The Lane Kiffin Plan for Tennessee's Resurgence
His appearance and mannerisms don't belie new Tennessee coach Lane Kiffin's outlandish plans to resurrect the Volunteers football program.
Now, on the eve of his first season in Knoxville, let's take a look back at what Kiffin has done to raise Tennessee's national profile, as well as the ire of the competition, throughout the Southeastern Conference.
Objective No. 1—Assemble a top-flight coaching staff
Tennessee made a splash nationally by committing $5.3 million to its coaching staff in 2009.
And while that got the "who do they think they are?" bandwagon rolling, it's actually a little deceptive.
Three other Southeastern Conference schools spend more on their coaching staffs than Tennessee, while Florida's Urban Meyer and Alabama's Nick Saban make more per year than the Volunteers' Lane Kiffin.
The move was actually made to keep up in the SEC arms race after Saban, who may have failed spectacularly with the Miami Dolphins, but still assembled a staff with an NFL pedigree.
Why wouldn't the Tide's ancient rival do the same?
But, the point is, it got people talking.
And that was just the beginning.
Objective No. 2—Antagonize the competition
There's no better way to get people talking about you than to accuse the head coach of the defending national champions of cheating (it's true, look it up.)
Kiffin was able to get wide receiver prospect Nu'Keese Richardson to de-commit from Florida and come to Tennessee.
What better way to rub this in Meyer's face than by alerting the national media to Meyer's alleged phone calls during Richardson's recruiting visit to Tennessee?
And even though SEC officials reprimanded Kiffin for making the allegation, the mission was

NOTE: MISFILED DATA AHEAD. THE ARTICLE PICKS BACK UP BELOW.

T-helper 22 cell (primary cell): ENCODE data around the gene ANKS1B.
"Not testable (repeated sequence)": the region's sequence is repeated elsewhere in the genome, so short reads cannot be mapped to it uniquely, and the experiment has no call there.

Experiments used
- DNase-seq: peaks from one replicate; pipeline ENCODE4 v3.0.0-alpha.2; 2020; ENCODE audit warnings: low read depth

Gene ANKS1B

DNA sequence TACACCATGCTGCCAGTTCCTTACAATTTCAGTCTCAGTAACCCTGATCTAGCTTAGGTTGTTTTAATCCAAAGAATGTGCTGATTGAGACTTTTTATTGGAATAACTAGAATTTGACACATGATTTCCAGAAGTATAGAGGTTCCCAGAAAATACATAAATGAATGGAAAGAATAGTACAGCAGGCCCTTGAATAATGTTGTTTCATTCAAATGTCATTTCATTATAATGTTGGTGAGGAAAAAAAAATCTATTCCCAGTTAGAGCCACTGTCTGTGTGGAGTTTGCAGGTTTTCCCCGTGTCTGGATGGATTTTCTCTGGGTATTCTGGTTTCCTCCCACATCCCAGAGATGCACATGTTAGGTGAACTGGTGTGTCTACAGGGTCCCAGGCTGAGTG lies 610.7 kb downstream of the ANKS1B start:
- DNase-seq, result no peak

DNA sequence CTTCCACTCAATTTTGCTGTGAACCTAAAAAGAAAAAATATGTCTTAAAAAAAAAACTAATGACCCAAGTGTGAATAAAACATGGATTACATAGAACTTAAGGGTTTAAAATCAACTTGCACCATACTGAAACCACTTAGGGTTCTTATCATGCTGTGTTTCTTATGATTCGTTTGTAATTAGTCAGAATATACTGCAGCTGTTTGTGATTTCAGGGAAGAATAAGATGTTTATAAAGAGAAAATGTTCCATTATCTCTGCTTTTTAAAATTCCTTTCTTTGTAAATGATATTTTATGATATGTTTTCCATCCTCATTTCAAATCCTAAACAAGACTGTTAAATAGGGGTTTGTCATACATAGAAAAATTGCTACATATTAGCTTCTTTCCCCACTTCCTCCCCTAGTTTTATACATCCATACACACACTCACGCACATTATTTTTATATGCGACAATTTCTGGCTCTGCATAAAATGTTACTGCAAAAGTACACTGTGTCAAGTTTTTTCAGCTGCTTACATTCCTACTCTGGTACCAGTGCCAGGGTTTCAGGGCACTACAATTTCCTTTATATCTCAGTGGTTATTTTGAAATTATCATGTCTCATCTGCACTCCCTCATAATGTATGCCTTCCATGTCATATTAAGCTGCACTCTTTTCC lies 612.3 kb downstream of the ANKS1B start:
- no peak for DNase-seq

accomplished—antagonize the competition.
Objective No. 3—Improve recruiting
Ole Miss coach Houston Nutt deserves most of the credit for the Rebels' 2007 turnaround, but the cupboard wasn't exactly bare when Nutt arrived at the Grove from Arkansas.
Like any other coach who tastes immediate success without a full recruiting class, part of the credit goes to the coach who proceeded him.
In this case, that's new associate head coach/defensive line coach and recruiting coordinator Ed Orgeron.
An acknowledged recruiting genius, Orgeron will be the driving force in replenishing the Volunteers' cupboard by using the same approach that made the Rebels last year's surprise team and this year's sexy pick to win the SEC West.
Objective No. 4 -- Antagonize the competition a little bit more
It's fine to rebuild your program, but why not let the people around you know that you can pluck prize recruits from their backyards?
Electronic billboards in Florida, Georgia, and coming soon to a town near you serve that purpose and keep Tennessee football on the minds of prospective recruits.
It won't snare every recruit every time, but you really don't need all the recruits—you just need the best ones.
Objective No. 5 -- Get off to a quick start in 2009
Western Kentucky and UCLA come into 2009 having lost a combined 13 of their last 16 contests.
So, although the schedule was in existence before Kiffin's arrival, the first two weeks are made to order.
Only the most orange-blooded Volunteer fans expect Tennessee to go into the Swamp and knock off Florida, but if the Volunteers can go to Gainesville at 2-0 and have a good showing, it's almost as good as a win in the long run.
(Well, not really, but it'll look good.)
Objective No. 6 -- Become bowl-eligible
The Volunteers aren't ready for the likes of Florida, Alabama or Ole Miss right now, but the rest of the schedule is manageable.
If the offense can hold up their end, there are six to eight wins on the 2009 Tennessee football schedule.
A bowl appearance after last season's meltdown will get the Volunteers back to respectability, with an eye to the future, but a bowl win could get them into next year's preseason Top 25.
If they can do this, Kiffin can start preparations for 2010 by going back to Objective No. 2 and repeating the list as the SEC's newest up-and-comer and biggest target.